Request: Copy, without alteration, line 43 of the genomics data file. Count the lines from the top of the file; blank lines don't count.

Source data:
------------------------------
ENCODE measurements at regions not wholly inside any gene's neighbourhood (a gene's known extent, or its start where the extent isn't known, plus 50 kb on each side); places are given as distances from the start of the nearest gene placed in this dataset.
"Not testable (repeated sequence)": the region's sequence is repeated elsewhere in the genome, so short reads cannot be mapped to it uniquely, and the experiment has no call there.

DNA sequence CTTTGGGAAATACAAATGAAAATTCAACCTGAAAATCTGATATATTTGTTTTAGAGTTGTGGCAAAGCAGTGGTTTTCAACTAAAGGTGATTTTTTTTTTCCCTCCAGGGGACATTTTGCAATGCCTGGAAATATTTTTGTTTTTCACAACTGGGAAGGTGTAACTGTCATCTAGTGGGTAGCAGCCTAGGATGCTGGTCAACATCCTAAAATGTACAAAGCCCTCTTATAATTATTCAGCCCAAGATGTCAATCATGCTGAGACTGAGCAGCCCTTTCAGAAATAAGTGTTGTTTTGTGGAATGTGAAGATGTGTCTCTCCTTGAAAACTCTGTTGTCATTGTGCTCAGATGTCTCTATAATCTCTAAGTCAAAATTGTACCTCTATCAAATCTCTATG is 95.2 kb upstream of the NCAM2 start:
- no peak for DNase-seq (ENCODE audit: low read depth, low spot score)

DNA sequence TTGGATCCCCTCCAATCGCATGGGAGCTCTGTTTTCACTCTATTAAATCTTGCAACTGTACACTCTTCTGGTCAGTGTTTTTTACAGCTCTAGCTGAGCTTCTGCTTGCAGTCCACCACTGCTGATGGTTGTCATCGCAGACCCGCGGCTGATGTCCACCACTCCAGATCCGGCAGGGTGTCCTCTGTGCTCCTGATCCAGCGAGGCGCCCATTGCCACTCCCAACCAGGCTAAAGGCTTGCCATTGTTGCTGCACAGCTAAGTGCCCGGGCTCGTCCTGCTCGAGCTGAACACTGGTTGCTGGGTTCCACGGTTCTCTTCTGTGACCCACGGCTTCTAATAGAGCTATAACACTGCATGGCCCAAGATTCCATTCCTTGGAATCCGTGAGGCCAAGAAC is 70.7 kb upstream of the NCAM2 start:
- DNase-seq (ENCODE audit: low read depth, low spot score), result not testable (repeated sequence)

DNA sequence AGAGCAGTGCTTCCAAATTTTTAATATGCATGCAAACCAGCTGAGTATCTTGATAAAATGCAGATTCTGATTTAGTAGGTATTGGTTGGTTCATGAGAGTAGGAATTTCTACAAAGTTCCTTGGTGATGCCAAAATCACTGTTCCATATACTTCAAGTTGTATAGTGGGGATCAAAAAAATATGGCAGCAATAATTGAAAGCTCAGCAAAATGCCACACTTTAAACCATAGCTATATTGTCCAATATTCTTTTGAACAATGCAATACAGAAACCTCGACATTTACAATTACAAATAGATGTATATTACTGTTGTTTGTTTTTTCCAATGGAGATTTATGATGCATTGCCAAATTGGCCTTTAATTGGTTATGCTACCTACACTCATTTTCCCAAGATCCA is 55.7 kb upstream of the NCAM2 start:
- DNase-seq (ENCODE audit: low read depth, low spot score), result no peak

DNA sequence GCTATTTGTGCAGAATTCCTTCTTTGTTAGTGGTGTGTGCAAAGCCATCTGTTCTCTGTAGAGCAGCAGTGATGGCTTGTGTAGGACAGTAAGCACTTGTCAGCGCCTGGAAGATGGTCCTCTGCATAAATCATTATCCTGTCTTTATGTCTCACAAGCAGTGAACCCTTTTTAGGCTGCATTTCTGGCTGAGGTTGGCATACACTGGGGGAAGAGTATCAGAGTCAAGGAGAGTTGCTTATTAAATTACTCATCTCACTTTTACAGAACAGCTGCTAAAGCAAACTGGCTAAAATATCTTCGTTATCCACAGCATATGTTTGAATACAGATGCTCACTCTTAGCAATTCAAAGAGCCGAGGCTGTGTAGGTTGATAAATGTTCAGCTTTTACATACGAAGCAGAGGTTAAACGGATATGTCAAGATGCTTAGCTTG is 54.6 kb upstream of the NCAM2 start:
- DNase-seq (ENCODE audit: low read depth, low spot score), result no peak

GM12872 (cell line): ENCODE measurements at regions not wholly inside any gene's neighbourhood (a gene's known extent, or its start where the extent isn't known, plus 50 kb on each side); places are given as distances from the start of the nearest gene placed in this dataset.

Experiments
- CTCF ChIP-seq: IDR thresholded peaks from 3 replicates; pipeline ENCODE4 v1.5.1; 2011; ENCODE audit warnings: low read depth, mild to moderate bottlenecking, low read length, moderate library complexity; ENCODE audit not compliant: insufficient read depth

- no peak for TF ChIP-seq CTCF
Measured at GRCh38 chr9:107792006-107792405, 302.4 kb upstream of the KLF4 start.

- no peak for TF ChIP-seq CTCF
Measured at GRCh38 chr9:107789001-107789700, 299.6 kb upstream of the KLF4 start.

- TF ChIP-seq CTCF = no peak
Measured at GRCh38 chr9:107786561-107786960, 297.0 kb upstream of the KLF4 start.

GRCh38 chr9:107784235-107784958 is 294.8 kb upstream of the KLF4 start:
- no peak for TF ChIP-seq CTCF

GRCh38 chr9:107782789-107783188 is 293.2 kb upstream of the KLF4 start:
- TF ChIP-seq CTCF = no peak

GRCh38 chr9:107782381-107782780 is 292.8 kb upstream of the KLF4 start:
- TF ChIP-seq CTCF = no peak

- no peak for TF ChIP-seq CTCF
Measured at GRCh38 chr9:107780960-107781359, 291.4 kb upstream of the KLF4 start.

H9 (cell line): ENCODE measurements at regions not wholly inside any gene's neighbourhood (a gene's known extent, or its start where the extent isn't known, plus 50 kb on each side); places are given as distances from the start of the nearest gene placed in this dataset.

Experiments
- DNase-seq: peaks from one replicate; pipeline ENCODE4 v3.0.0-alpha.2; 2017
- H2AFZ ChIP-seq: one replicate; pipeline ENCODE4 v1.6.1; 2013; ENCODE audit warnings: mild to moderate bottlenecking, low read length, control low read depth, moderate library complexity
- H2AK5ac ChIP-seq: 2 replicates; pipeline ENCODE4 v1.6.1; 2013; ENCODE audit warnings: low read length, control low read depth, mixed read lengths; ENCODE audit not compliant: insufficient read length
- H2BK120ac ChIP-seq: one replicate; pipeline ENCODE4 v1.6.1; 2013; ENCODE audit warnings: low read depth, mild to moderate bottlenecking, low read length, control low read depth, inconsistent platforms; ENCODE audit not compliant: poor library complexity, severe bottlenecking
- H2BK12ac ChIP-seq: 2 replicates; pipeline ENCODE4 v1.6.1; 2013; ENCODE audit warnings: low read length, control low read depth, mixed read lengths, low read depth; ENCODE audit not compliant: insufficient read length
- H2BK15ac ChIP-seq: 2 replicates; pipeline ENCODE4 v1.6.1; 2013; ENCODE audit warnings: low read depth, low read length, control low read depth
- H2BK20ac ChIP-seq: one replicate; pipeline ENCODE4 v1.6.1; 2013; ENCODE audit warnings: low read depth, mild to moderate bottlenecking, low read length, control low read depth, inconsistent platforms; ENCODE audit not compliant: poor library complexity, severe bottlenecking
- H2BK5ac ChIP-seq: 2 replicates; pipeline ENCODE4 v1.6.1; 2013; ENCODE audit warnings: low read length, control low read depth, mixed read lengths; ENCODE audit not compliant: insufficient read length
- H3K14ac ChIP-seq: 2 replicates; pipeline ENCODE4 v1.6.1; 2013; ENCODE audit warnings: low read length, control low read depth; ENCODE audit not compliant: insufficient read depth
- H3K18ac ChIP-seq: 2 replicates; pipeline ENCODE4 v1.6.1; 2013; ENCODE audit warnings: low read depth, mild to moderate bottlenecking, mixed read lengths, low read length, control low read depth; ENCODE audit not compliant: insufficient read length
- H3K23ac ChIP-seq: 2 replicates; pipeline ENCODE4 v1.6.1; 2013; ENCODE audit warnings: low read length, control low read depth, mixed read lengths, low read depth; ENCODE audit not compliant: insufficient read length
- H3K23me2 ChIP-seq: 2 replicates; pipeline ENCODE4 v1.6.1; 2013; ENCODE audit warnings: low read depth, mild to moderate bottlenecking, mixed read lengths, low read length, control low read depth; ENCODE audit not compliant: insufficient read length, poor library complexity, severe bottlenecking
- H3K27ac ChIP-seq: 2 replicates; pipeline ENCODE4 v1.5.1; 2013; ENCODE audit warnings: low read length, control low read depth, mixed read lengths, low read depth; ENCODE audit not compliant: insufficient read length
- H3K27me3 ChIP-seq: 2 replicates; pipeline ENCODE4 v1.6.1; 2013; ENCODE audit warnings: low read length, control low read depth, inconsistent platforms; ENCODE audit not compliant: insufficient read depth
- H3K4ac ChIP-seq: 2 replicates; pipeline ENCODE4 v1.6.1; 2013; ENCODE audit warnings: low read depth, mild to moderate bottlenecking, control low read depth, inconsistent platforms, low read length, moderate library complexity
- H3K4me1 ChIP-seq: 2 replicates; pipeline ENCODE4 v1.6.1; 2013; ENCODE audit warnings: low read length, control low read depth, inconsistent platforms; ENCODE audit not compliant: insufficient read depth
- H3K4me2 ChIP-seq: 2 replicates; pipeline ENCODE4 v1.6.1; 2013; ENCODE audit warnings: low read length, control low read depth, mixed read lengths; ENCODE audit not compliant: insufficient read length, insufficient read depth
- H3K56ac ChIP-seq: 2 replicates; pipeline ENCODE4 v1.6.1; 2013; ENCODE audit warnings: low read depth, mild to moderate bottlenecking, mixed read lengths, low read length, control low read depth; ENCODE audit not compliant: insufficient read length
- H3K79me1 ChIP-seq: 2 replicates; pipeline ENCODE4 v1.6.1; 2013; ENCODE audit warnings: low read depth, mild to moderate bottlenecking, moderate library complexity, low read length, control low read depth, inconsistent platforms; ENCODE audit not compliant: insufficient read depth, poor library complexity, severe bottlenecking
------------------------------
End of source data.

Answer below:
- H3K27me3 ChIP-seq: 2 replicates; pipeline ENCODE4 v1.6.1; 2013; ENCODE audit warnings: low read length, control low read depth, inconsistent platforms; ENCODE audit not compliant: insufficient read depth